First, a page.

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Tracking North Korea sanctions
When the U.N. Security Council passes sanctions, the world takes notice. But once these measures are adopted, they often pass into the bureaucratic abyss, becoming the province of special committees and panels of experts whose work generally receives scant attention. Working behind the scenes, states not enthusiastic about the sanctions in question can gum up ...
When the U.N. Security Council passes sanctions, the world takes notice. But once these measures are adopted, they often pass into the bureaucratic abyss, becoming the province of special committees and panels of experts whose work generally receives scant attention. Working behind the scenes, states not enthusiastic about the sanctions in question can gum up the works by delaying committee meetings, moving slowly on appointing experts, or simply preventing consensus on whether there have been violations or how to respond to them.
Intent on following up on the U.N.’s North Korea sanctions, the latest round of which were passed in June 2009, Sen. Richard Lugar requested a report card from the Congressional Research Service. It was delivered recently (and, unlike many CRS products, released publicly via Lugar’s website). The report is chock full of interesting analysis and data and paints a complicated picture on compliance and enforcement.
It notes that the United States approach to implementing sanctions — and aggressively monitoring other countries’ implementation — has varied considerably as optimism about diplomatic openings has waxed and waned. "A number of administration officials agreed… that the intensity with which they push for tough implementation of sanctions, at least in public, has been and likely will continue to be calibrated depending on whether there are positive developments or setbacks in diplomacy with North Korea." This is an important point, and it suggests that the carrot-and-stick game between Washington and Pyongyang that preceded adoption of sanctions continues in a more muted form: The administration downplays sanctions when there’s diplomatic progress, but when these avenues appear blocked, the United States beats the drum about sanctions implementation.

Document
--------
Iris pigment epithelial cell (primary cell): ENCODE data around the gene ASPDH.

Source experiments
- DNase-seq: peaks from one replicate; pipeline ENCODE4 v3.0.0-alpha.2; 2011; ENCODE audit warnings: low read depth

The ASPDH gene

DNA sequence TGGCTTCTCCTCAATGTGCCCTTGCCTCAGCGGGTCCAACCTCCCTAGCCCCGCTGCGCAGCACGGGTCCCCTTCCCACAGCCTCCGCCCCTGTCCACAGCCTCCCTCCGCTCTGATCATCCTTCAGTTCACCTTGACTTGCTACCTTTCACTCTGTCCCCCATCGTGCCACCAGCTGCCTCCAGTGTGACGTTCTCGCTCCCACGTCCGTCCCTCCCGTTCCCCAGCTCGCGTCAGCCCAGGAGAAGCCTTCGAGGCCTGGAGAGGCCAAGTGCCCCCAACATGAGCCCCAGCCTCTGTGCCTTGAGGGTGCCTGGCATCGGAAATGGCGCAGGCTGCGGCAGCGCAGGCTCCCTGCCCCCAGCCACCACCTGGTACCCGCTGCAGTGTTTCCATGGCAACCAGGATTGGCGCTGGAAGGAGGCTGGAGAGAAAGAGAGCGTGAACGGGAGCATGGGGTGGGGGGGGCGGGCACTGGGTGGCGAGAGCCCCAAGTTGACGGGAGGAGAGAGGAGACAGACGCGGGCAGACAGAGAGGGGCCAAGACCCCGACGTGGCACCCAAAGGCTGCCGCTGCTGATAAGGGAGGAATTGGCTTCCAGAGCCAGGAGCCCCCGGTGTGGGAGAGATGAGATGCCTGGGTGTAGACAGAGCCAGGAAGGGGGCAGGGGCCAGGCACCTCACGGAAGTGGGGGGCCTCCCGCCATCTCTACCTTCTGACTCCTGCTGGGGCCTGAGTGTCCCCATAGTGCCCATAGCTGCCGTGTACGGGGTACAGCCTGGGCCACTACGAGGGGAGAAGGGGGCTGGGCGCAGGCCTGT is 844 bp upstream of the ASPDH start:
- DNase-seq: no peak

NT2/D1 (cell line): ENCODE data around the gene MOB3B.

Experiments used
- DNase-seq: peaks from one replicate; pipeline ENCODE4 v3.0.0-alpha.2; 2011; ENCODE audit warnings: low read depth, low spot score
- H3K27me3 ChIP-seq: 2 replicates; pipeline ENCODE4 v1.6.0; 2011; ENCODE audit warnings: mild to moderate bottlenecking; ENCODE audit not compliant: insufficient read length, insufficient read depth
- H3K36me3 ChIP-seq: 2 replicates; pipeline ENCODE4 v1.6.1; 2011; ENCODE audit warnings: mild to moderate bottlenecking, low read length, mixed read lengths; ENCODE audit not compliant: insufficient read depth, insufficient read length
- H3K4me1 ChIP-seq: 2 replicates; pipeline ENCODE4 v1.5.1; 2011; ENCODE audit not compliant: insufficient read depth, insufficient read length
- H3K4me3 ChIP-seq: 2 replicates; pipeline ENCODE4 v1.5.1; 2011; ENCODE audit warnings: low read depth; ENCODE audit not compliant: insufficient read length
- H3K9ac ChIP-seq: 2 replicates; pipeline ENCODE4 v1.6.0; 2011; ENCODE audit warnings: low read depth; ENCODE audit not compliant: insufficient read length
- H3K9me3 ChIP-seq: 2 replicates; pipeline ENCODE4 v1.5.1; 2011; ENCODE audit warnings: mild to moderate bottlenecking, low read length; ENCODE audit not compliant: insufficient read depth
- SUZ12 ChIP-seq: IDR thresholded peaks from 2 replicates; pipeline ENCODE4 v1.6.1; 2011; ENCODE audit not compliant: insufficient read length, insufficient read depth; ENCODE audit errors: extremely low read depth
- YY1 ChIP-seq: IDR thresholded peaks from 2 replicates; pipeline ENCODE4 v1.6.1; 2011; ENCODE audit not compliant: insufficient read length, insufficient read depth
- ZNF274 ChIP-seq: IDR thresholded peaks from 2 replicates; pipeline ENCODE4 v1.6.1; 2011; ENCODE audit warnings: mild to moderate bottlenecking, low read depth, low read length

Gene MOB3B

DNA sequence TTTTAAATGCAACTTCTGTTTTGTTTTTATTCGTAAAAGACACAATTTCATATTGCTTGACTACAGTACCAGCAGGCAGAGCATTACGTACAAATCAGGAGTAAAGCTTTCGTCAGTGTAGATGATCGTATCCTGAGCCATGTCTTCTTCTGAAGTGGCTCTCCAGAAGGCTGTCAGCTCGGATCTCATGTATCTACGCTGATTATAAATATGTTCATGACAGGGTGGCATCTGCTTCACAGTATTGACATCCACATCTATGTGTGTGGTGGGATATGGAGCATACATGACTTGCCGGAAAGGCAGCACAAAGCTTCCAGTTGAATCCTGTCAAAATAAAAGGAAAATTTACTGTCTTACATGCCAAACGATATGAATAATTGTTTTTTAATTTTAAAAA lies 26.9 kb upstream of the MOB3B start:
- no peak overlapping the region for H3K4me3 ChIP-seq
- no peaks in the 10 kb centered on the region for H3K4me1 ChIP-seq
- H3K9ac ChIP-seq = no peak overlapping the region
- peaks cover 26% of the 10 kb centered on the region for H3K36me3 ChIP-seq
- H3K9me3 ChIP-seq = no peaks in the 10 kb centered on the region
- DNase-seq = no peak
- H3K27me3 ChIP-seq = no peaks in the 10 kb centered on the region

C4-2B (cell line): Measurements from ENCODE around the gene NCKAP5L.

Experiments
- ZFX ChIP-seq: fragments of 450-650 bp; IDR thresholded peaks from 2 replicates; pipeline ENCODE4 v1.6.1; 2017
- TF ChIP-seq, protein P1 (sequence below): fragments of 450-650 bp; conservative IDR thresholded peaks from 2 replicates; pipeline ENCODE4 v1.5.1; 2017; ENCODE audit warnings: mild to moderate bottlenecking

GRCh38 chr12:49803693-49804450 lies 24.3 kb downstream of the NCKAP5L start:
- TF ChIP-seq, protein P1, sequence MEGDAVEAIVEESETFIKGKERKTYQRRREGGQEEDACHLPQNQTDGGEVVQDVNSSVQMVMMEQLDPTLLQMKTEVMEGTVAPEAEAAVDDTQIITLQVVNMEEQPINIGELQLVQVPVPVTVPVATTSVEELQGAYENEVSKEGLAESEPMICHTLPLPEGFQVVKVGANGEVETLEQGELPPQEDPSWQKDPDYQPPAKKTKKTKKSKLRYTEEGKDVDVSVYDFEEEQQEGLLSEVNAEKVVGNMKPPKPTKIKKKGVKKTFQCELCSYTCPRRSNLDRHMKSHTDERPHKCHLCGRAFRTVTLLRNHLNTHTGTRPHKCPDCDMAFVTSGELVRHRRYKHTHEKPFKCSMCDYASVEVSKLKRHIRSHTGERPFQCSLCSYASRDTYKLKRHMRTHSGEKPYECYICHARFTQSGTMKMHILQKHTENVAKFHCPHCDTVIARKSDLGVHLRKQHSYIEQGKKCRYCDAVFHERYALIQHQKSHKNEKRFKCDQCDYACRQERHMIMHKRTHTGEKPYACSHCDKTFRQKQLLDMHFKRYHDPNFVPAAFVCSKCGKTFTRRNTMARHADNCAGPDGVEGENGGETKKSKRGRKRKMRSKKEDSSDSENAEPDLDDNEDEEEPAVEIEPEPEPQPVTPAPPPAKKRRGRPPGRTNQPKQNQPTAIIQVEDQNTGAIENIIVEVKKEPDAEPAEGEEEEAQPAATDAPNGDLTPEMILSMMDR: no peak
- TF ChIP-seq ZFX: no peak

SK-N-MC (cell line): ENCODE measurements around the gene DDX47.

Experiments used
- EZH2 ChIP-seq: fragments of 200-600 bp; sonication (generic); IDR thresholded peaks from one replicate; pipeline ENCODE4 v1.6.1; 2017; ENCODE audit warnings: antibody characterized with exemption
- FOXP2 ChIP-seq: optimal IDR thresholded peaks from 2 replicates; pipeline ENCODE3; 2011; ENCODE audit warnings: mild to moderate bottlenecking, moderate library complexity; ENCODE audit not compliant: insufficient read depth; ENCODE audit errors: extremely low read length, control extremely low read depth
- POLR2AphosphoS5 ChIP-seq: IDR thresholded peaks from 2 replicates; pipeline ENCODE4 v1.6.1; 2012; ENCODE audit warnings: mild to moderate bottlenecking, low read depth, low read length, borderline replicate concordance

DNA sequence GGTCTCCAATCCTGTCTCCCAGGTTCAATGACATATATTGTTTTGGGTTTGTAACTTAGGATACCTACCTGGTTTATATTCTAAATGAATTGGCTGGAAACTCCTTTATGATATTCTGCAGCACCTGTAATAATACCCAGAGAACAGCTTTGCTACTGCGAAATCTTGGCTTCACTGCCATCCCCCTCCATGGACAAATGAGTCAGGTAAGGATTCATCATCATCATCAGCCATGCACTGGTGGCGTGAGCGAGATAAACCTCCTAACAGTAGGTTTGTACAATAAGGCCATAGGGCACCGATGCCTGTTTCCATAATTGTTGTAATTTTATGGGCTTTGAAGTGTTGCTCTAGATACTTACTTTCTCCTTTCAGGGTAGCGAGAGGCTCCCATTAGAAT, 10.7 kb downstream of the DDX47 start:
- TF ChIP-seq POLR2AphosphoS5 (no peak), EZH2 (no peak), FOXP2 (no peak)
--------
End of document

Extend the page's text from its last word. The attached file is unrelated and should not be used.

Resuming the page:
The report makes clear that China has almost zero interest in enforcing important elements of the sanctions regime, particularly measures directed at stopping the flow of luxury goods into North Korea, a measure designed to inflict pain on the regime’s ruling elite. "While China officially has supported UNSCR 1874," the report concludes, "it appears to be concerned primarily with the sanctions related to the North’s nuclear and ballistic missile programs but not the economic and financial sanctions targeted at the higher echelons of North Korean society."
It’s also clear from the analysis that the U.N. panel of experts assigned to monitor implementation of the sanctions has helped considerably to energize a sanctions regime that could easily have become impotent. Its reports have offered innovative suggestions for better enforcement, identified key gaps in sanctions coverage (including air cargo), and encouraged states to comply fully with their reporting requirements (most countries have not). The work of the expert panel is noteworthy, and it makes the continued delay in appointing a similar committee to monitor Iran sanctions frustrating. The latest word I’ve had from New York is that the experts have been approved by the sanctions committee but have still not been formally appointed. All signs point to them beginning their work around Thanksgiving, nearly six months after the sanctions passed.